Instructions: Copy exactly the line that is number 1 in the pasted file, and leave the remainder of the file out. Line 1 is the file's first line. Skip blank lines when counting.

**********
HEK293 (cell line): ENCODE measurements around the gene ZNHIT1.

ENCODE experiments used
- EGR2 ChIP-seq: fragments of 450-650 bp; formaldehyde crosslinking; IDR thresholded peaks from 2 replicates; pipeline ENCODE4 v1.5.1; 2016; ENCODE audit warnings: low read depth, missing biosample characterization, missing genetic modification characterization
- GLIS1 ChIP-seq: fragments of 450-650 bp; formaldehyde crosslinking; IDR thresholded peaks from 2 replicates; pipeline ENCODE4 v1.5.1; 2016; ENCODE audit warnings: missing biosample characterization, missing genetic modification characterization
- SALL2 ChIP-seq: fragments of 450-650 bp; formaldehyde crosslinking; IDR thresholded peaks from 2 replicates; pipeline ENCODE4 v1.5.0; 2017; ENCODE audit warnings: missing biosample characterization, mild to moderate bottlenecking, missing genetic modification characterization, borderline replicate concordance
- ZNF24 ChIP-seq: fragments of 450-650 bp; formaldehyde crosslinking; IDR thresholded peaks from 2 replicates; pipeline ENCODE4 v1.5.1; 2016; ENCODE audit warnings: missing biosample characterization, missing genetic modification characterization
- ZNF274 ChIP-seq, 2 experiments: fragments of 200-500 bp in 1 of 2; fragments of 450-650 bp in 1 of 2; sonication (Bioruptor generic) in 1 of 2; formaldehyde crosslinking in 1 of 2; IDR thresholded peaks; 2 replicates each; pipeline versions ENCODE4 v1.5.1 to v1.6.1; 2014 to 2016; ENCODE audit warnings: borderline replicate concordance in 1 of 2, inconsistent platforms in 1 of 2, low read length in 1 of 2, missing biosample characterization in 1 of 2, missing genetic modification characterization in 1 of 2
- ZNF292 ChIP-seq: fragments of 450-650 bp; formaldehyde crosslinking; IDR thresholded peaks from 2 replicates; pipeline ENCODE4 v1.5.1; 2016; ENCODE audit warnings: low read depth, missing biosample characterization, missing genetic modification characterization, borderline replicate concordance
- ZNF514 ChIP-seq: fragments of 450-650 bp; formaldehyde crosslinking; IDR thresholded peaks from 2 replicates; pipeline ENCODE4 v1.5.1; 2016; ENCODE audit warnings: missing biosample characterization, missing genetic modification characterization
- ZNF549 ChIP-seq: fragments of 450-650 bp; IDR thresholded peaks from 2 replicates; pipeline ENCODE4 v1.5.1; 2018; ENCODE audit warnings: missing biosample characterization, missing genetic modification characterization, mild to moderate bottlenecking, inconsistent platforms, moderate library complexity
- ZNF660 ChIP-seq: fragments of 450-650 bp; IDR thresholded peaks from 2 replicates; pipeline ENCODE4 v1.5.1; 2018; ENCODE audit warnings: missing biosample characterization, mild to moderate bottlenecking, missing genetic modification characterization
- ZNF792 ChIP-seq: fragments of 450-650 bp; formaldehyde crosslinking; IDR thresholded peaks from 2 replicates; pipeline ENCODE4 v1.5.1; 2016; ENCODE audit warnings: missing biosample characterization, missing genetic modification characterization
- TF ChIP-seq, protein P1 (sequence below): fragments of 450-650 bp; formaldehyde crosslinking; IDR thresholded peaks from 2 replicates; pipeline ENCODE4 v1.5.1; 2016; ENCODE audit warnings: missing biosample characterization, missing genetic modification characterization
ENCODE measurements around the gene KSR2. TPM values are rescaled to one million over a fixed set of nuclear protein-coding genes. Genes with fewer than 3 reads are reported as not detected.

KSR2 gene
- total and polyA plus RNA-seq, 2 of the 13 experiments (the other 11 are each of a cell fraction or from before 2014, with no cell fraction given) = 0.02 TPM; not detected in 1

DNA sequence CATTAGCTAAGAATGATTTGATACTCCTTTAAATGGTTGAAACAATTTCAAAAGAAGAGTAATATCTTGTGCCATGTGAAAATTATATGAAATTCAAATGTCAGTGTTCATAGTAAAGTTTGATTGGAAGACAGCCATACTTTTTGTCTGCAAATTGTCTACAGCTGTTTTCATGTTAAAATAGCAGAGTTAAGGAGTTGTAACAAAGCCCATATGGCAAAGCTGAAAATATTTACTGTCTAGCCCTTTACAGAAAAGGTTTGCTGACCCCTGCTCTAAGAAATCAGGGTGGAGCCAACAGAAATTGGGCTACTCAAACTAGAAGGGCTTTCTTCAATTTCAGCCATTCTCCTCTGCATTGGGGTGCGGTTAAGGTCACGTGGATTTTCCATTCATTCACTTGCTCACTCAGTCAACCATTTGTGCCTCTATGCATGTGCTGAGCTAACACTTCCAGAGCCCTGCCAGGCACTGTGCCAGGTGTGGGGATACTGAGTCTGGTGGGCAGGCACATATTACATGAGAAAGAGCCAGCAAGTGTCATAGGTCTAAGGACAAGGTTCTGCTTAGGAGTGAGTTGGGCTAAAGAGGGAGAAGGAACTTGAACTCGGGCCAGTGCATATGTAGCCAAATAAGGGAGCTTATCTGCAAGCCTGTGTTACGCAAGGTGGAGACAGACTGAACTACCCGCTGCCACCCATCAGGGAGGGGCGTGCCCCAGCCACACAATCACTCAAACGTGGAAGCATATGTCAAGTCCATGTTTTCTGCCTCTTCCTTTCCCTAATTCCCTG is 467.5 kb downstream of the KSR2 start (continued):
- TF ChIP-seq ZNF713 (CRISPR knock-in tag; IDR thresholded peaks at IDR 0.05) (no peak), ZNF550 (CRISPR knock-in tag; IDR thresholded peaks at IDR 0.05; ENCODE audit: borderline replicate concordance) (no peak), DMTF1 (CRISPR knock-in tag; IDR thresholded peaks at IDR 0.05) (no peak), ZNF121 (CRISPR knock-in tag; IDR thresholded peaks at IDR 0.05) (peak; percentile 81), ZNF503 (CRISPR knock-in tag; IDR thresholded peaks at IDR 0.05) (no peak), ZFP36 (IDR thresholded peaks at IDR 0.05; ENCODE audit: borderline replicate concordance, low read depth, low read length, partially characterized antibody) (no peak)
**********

HEK293 (cell line): ENCODE measurements around the gene ZNHIT1.